Urban Edge WildLife is a collection of observations about the behaviors of wildlife living on the fringes of urban and suburban areas in the San Francisco Bay Area.
I’m maintaining trail cameras for the Bay Area Puma Project ( which is part of the Felidae Conservation Fund ), documenting and writing about animals living their lives. Originally my focus was on the local mountain lions and bobcats, but after following individual animals from a variety of species it is clear that there’s a richer story to tell.
The cameras show the interconnectedness of all living things as well as the increasing vulnerability and fragility of the local ecosystem as human expansion fragments habitats and encroaches on the shrinking wild lands.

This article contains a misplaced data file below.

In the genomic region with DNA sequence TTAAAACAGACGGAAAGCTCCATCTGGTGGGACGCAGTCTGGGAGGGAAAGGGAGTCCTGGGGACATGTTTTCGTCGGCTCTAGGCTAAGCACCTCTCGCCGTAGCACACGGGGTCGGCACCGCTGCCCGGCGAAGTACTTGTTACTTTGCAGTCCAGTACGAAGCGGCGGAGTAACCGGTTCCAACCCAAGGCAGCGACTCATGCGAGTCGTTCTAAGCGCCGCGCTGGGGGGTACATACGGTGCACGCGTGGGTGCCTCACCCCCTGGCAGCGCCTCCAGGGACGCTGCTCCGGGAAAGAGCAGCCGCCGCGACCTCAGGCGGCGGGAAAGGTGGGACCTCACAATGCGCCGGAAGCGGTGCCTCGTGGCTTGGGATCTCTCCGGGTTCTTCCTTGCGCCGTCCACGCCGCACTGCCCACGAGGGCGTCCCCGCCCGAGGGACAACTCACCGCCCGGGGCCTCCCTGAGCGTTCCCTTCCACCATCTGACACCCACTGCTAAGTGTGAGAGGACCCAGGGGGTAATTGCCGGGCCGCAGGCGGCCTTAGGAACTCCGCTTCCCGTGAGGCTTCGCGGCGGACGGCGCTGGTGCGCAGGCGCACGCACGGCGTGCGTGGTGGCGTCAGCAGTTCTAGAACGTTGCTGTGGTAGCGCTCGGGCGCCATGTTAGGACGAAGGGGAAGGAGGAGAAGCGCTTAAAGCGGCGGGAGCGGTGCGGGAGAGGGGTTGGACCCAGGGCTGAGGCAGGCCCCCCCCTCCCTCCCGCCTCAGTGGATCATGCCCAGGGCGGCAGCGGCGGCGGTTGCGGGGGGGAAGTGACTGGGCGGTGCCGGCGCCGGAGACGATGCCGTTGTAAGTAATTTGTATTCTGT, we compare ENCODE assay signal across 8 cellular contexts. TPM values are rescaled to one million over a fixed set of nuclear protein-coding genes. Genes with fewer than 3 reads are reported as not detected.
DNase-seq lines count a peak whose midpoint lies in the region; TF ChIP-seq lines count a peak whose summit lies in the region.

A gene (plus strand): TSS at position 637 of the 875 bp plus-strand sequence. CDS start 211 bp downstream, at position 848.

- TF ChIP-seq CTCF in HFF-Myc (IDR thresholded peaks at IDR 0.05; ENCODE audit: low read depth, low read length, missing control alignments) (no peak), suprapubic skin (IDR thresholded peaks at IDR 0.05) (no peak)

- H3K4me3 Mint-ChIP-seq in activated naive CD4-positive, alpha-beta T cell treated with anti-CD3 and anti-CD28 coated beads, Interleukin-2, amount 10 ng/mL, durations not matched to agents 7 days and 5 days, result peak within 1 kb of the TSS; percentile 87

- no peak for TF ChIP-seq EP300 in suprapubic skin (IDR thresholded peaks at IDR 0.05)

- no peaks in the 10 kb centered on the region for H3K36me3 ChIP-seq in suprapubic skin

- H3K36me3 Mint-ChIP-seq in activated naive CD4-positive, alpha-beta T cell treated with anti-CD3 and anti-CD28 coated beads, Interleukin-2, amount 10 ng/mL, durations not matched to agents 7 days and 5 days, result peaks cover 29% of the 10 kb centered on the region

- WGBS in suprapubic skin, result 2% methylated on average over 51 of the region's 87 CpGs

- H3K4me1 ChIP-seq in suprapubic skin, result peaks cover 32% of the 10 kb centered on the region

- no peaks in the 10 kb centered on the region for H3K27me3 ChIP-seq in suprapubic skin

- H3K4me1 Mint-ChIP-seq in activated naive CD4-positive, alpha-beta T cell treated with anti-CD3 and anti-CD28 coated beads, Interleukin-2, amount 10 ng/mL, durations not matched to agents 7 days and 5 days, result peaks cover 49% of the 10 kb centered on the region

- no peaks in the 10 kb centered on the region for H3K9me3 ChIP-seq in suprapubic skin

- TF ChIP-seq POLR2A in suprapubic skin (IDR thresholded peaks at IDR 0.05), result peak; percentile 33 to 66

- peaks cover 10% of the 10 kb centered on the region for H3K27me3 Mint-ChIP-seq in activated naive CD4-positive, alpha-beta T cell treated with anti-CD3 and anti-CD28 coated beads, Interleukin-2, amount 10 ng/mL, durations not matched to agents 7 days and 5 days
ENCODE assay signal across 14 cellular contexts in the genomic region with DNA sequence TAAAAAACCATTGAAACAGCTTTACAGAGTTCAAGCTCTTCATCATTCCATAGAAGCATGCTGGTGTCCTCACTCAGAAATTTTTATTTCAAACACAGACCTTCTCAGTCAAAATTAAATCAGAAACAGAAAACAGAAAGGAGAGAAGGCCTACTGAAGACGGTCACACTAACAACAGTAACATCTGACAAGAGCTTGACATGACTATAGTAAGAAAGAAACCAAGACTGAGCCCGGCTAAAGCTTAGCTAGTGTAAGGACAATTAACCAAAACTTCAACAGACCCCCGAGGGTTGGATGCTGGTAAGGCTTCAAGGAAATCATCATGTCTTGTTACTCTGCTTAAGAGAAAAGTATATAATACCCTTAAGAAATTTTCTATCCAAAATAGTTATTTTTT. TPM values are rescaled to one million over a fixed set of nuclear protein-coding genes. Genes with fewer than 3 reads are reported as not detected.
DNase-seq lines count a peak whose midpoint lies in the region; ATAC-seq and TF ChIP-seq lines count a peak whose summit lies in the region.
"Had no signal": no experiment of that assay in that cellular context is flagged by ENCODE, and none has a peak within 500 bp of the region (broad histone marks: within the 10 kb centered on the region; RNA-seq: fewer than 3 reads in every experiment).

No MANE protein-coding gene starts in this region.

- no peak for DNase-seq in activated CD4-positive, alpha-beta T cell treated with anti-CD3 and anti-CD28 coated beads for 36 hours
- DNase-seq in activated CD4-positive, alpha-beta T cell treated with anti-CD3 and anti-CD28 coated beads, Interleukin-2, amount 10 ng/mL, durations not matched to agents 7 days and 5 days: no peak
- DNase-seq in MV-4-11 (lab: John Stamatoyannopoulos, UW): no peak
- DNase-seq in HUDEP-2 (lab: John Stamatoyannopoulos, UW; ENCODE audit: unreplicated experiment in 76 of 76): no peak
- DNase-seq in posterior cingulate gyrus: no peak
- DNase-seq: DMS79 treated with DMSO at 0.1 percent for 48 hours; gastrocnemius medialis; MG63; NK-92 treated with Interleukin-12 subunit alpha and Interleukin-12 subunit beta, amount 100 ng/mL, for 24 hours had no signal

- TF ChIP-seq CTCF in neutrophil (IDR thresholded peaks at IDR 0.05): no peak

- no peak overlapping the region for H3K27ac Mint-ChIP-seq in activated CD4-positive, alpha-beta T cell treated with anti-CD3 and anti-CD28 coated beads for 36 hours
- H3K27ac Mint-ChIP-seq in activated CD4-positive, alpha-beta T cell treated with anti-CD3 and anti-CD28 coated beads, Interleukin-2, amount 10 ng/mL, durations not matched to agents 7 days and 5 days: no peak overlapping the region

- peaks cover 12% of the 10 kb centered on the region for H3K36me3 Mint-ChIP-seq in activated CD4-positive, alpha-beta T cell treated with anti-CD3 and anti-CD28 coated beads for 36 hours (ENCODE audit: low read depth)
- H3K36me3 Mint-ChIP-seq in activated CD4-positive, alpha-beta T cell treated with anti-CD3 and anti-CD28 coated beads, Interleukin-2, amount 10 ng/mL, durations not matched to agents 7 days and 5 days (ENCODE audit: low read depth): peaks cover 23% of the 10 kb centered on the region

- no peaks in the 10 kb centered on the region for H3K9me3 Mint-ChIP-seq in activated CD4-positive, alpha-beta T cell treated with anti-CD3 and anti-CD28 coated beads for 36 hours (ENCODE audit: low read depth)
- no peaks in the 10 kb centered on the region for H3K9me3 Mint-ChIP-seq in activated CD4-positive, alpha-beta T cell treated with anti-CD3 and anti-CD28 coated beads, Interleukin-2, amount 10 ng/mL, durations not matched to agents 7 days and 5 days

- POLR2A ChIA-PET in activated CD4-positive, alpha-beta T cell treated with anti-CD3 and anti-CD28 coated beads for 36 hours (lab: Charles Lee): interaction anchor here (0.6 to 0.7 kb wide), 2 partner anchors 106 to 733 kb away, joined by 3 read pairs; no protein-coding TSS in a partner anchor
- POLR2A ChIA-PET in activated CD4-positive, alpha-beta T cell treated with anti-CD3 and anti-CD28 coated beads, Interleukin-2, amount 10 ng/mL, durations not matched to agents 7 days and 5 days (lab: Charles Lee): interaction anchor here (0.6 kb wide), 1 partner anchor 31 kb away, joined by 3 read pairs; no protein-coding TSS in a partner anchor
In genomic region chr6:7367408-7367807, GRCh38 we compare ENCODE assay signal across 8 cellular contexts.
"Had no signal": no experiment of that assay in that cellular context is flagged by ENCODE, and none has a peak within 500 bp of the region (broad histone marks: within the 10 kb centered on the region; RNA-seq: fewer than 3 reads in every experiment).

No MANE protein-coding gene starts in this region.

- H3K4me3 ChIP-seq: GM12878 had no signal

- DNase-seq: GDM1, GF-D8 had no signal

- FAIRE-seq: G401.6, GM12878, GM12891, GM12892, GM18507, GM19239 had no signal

While Urban Edge WildLife is about how urbanization is affecting wildlife throughout the San Francisco Bay Area, a specific trail is particularly inspiring. This trail is an animal expressway that accommodates a variety of wildlife, including deer, packrats, coyotes, bobcats, an occasional puma as well as many other surprising residents, including humans. It’s sandwiched in a canyon with homes perched at the rim and it’s hemmed in by roads and businesses. Because the cameras have been stationary for almost a year, I recognize individual animals and am privileged to observe them living their lives as they hunt, mark territory and raise their young. It’s an exciting trail to watch—animals, including apex predators have learned to live and thrive here while most of the humans who walk it are unaware of the rich wildlife around them.